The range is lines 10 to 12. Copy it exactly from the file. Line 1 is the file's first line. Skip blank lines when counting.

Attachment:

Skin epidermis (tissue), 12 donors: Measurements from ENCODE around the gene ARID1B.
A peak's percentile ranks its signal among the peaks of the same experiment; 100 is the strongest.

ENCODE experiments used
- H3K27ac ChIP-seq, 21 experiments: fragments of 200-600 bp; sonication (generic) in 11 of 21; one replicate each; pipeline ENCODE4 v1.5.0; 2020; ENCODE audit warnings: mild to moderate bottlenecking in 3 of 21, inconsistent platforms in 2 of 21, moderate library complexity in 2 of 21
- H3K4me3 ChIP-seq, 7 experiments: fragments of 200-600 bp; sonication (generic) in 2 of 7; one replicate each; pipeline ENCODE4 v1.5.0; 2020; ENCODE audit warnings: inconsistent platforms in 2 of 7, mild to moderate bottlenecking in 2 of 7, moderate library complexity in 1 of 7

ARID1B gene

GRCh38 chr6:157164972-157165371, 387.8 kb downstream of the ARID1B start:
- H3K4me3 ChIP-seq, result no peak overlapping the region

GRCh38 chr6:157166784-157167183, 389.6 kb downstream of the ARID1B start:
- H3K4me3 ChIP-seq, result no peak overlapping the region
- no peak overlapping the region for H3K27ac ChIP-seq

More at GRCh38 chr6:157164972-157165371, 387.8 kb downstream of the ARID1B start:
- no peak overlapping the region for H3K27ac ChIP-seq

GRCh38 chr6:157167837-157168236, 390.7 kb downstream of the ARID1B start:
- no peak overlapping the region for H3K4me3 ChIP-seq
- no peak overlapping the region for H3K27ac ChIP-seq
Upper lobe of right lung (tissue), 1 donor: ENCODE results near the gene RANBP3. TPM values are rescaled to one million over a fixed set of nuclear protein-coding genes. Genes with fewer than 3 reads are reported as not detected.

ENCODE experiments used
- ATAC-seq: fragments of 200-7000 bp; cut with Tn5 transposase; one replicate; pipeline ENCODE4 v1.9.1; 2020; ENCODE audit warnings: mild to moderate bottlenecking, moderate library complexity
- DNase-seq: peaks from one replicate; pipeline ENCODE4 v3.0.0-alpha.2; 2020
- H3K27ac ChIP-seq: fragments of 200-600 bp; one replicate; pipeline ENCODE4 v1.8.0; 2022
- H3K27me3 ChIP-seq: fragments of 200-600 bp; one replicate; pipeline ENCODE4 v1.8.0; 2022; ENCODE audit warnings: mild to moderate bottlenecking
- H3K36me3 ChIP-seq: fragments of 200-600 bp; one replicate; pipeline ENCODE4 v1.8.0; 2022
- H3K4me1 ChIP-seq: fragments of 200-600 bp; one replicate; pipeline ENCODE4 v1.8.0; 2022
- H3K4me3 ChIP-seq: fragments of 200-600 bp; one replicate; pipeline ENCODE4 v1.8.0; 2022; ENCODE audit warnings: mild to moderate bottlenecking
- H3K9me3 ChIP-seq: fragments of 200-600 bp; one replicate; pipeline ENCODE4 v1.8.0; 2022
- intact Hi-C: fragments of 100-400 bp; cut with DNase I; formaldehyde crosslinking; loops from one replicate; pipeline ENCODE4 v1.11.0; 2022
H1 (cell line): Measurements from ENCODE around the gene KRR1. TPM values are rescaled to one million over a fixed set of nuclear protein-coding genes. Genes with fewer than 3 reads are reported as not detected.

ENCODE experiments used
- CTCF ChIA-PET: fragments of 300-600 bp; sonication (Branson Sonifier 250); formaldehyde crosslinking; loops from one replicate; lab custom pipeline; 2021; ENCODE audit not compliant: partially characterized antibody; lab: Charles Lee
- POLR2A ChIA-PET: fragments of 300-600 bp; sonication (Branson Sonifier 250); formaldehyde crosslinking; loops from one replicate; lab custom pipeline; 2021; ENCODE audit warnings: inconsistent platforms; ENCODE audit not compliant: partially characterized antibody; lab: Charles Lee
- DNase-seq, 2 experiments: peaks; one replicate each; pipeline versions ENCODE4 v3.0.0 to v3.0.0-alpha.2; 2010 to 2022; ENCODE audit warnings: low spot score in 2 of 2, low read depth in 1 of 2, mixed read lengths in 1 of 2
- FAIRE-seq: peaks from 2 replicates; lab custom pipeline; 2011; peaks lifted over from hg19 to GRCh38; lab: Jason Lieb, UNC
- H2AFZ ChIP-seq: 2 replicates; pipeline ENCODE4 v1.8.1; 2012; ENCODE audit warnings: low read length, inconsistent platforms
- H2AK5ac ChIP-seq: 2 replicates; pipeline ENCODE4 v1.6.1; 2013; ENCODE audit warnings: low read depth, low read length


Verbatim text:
- H3K4me3 ChIP-seq, result no peak overlapping the region
- no peak overlapping the region for H3K27ac ChIP-seq

More at GRCh38 chr6:157164972-157165371, 387.8 kb downstream of the ARID1B start: